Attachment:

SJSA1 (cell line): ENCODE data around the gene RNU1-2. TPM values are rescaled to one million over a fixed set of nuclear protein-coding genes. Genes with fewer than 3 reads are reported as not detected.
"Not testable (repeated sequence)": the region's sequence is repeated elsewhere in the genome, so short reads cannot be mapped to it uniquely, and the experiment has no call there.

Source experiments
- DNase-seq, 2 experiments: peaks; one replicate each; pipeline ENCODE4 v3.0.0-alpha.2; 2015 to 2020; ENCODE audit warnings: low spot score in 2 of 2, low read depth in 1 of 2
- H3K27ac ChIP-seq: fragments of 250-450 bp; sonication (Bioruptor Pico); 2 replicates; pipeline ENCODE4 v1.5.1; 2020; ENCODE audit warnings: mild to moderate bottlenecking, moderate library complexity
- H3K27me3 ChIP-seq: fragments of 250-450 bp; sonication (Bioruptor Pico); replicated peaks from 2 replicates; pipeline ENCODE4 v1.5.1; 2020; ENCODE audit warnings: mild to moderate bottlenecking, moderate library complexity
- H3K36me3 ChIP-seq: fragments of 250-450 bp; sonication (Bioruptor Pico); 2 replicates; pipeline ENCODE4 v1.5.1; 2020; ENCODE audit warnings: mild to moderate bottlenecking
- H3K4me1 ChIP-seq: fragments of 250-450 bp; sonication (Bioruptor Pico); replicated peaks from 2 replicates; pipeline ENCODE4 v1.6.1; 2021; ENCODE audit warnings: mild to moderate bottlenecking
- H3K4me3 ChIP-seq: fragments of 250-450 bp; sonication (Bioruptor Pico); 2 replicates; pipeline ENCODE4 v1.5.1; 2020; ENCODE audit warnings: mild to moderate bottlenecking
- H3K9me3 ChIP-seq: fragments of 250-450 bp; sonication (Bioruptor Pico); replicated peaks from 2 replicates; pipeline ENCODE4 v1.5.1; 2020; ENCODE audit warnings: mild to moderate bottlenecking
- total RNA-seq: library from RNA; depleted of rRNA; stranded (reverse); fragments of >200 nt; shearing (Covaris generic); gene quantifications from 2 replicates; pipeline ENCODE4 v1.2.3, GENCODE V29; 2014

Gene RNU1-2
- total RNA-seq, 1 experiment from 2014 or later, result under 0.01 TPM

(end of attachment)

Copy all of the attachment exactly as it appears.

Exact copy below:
SJSA1 (cell line): ENCODE data around the gene RNU1-2. TPM values are rescaled to one million over a fixed set of nuclear protein-coding genes. Genes with fewer than 3 reads are reported as not detected.
"Not testable (repeated sequence)": the region's sequence is repeated elsewhere in the genome, so short reads cannot be mapped to it uniquely, and the experiment has no call there.

Source experiments
- DNase-seq, 2 experiments: peaks; one replicate each; pipeline ENCODE4 v3.0.0-alpha.2; 2015 to 2020; ENCODE audit warnings: low spot score in 2 of 2, low read depth in 1 of 2
- H3K27ac ChIP-seq: fragments of 250-450 bp; sonication (Bioruptor Pico); 2 replicates; pipeline ENCODE4 v1.5.1; 2020; ENCODE audit warnings: mild to moderate bottlenecking, moderate library complexity
- H3K27me3 ChIP-seq: fragments of 250-450 bp; sonication (Bioruptor Pico); replicated peaks from 2 replicates; pipeline ENCODE4 v1.5.1; 2020; ENCODE audit warnings: mild to moderate bottlenecking, moderate library complexity
- H3K36me3 ChIP-seq: fragments of 250-450 bp; sonication (Bioruptor Pico); 2 replicates; pipeline ENCODE4 v1.5.1; 2020; ENCODE audit warnings: mild to moderate bottlenecking
- H3K4me1 ChIP-seq: fragments of 250-450 bp; sonication (Bioruptor Pico); replicated peaks from 2 replicates; pipeline ENCODE4 v1.6.1; 2021; ENCODE audit warnings: mild to moderate bottlenecking
- H3K4me3 ChIP-seq: fragments of 250-450 bp; sonication (Bioruptor Pico); 2 replicates; pipeline ENCODE4 v1.5.1; 2020; ENCODE audit warnings: mild to moderate bottlenecking
- H3K9me3 ChIP-seq: fragments of 250-450 bp; sonication (Bioruptor Pico); replicated peaks from 2 replicates; pipeline ENCODE4 v1.5.1; 2020; ENCODE audit warnings: mild to moderate bottlenecking
- total RNA-seq: library from RNA; depleted of rRNA; stranded (reverse); fragments of >200 nt; shearing (Covaris generic); gene quantifications from 2 replicates; pipeline ENCODE4 v1.2.3, GENCODE V29; 2014

Gene RNU1-2
- total RNA-seq, 1 experiment from 2014 or later, result under 0.01 TPM